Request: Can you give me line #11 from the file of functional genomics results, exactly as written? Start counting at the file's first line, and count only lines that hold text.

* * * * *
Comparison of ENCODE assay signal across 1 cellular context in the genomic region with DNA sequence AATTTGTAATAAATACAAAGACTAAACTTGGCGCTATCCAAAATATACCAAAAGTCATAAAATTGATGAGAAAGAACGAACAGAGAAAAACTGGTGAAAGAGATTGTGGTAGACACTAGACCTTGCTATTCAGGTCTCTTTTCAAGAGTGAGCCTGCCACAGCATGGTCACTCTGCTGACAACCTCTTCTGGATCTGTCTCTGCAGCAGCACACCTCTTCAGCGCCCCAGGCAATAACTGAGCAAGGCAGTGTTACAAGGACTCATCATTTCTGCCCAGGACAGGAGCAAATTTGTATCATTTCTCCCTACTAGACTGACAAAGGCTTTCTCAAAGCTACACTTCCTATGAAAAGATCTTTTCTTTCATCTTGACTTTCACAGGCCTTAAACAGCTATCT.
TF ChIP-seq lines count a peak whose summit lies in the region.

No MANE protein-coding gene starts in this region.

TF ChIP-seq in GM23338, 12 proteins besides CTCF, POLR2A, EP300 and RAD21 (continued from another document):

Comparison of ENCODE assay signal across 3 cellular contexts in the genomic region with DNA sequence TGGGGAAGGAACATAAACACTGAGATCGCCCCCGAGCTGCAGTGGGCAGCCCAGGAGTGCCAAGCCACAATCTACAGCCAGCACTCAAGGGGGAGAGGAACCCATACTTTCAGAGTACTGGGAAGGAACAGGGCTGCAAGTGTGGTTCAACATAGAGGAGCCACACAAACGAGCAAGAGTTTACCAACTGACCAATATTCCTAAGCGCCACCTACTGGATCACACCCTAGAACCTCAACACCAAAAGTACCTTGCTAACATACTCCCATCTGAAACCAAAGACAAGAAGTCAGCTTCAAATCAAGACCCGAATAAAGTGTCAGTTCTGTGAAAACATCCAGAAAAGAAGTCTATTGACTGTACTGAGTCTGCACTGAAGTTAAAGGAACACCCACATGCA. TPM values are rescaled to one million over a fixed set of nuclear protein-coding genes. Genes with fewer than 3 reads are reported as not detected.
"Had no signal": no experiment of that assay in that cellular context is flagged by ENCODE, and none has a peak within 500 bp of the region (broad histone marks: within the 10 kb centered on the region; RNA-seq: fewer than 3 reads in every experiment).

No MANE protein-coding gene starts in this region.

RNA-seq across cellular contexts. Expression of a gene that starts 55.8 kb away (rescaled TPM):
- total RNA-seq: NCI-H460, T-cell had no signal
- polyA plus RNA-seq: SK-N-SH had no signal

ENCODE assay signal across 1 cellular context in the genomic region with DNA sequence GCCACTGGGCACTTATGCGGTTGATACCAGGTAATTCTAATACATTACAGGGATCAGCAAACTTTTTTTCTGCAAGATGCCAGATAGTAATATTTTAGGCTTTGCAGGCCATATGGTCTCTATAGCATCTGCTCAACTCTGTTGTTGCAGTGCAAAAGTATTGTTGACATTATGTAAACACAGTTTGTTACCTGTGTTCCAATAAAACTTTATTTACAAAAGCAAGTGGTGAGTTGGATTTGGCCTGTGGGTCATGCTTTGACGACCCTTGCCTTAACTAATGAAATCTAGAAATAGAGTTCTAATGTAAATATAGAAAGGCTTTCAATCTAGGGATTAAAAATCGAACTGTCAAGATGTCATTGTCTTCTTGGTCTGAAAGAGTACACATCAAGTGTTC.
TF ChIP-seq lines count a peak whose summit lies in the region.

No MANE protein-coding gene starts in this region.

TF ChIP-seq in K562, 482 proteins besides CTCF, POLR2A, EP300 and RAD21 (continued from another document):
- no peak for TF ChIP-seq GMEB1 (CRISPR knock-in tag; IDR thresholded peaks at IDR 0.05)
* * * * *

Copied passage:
ENCODE assay signal across 1 cellular context in the genomic region with DNA sequence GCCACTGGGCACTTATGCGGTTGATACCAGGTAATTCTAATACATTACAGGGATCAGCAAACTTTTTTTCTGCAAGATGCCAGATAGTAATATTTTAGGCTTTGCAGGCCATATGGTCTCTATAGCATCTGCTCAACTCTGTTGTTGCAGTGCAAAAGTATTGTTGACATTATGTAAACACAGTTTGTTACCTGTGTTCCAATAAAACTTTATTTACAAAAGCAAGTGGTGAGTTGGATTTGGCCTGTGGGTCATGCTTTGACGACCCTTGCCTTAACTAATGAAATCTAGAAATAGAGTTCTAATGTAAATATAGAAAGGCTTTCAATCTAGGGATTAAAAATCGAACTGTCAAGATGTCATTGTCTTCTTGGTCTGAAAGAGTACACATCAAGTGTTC.